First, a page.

Development Staff: An Endangered Species Pt. 1

May 17, 2017

The history of fundraising and development staffing

After 22 years of working in the nonprofit sector, I have seen my fair share of excellent mentors, leaders and development professionals. However, since 2008, the environment has significantly changed for development professionals. There are three positions that are getting harder and harder to find: excellent Development Directors, events people, and Grant Writers.

 

What do you do if you want to save the world? In the 1960's and 1970's in Colorado, the answer was to create a nonprofit. Colorado was lucky to have so many visionaries who believed in making a difference by helping the disadvantaged, promoting equity and fairness, and making a difference. These Baby Boomers started numerous organizations and had a profound impact on Colorado and even the nation. For example, the advocacy of local organizations in the disabilities world led to accessible public transportation across the country and to key components of the Americans with Disabilities Act. Following their lead, hundreds and then thousands of nonprofits were created in Colorado. As of today, there are over 30,000 nonprofits that are registered with the Colorado Secretary of State.

 

The nonprofit Baby Boomers worked very hard and used their relationships to successfully raise money and also extensively utilized volunteers to raise funds. By the 2000's, the winds of change began blowing. Gen X-ers came of age in the market, wanting to save the world but also desiring a work-life balance. This was virtually impossible for Development Directors, who were responsible for raising tremendous amounts of money. Maintaining a balance became even more difficult due to the advent of the cell phone—everyone became constantly on-call.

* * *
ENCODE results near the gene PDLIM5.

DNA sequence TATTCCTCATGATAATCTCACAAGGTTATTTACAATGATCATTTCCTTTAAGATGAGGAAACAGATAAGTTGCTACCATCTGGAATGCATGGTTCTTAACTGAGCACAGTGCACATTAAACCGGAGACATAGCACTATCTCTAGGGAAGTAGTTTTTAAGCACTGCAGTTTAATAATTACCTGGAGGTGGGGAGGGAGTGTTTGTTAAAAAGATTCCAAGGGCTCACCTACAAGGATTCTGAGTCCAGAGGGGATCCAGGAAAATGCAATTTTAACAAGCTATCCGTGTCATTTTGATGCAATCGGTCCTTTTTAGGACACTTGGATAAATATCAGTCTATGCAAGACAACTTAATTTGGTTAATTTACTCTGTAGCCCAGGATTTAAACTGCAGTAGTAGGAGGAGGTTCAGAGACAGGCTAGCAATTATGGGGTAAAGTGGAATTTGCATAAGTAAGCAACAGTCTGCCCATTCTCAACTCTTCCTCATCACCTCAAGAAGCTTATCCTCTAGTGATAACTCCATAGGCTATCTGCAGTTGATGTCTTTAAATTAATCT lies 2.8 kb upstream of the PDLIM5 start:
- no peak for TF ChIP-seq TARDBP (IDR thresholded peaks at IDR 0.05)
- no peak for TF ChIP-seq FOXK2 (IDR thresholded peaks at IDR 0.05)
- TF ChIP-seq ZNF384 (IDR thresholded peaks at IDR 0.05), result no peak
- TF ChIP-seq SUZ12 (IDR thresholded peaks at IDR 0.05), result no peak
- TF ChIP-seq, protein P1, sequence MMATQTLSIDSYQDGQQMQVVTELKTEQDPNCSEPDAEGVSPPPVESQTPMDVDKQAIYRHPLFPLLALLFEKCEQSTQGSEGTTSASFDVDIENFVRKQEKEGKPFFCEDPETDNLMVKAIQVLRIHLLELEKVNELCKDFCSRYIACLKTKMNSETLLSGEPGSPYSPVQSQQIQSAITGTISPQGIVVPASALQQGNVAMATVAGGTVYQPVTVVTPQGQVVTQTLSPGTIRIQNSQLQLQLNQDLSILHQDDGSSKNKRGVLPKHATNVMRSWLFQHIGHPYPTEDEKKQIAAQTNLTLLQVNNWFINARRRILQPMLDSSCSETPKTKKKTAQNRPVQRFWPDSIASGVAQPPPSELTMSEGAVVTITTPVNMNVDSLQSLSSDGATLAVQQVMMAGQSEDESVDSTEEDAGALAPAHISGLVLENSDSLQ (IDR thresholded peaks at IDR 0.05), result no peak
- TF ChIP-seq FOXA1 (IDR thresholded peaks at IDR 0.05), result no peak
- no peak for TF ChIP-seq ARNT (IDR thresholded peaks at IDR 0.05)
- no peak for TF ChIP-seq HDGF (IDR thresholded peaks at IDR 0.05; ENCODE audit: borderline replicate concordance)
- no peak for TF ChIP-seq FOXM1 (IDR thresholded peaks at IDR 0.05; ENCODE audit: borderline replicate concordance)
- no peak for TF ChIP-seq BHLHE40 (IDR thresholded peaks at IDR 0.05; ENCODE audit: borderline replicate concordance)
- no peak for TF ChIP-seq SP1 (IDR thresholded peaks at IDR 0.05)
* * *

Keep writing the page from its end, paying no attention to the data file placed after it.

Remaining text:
The nonprofit Baby Boomers’ retirement years began to loom, and they pushed to secure their legacies by fundraising as much as possible. Volunteer mindsets began to shift, as most volunteers hate the idea of asking for money. Executive Directors (EDs) and Boards of Directors pressured Development Directors to solicit more donors and do it more often. All of these pressures created unrealistic expectations, causing Gen X Development Directors to leave nonprofits for other opportunities.

 

The economic downturn in 2008 temporarily minimized the mobility trend, as nonprofits had lower rates of hiring. But as soon as the economy improved, hiring restarted and there was a mass exodus of qualified nonprofit staff leaving for jobs with more pay and better work-life balance. Meanwhile, the unrealistic expectations of Baby Boomer EDs and their Boards continue while many promising younger development staff continue to leave the nonprofit fundraising sector.

 

To blame nonprofit Baby Boomers for our current situation is neither fair nor accurate. Their fundraising expectations are only a piece of this larger staffing puzzle. The entire nonprofit sector has fallen victim to the basic economics of supply and demand.

 

This is the first post in a five-part blog series that explains the cracks in personnel systems of nonprofits and how to address the lack of qualified, long-term development staff.

 

 

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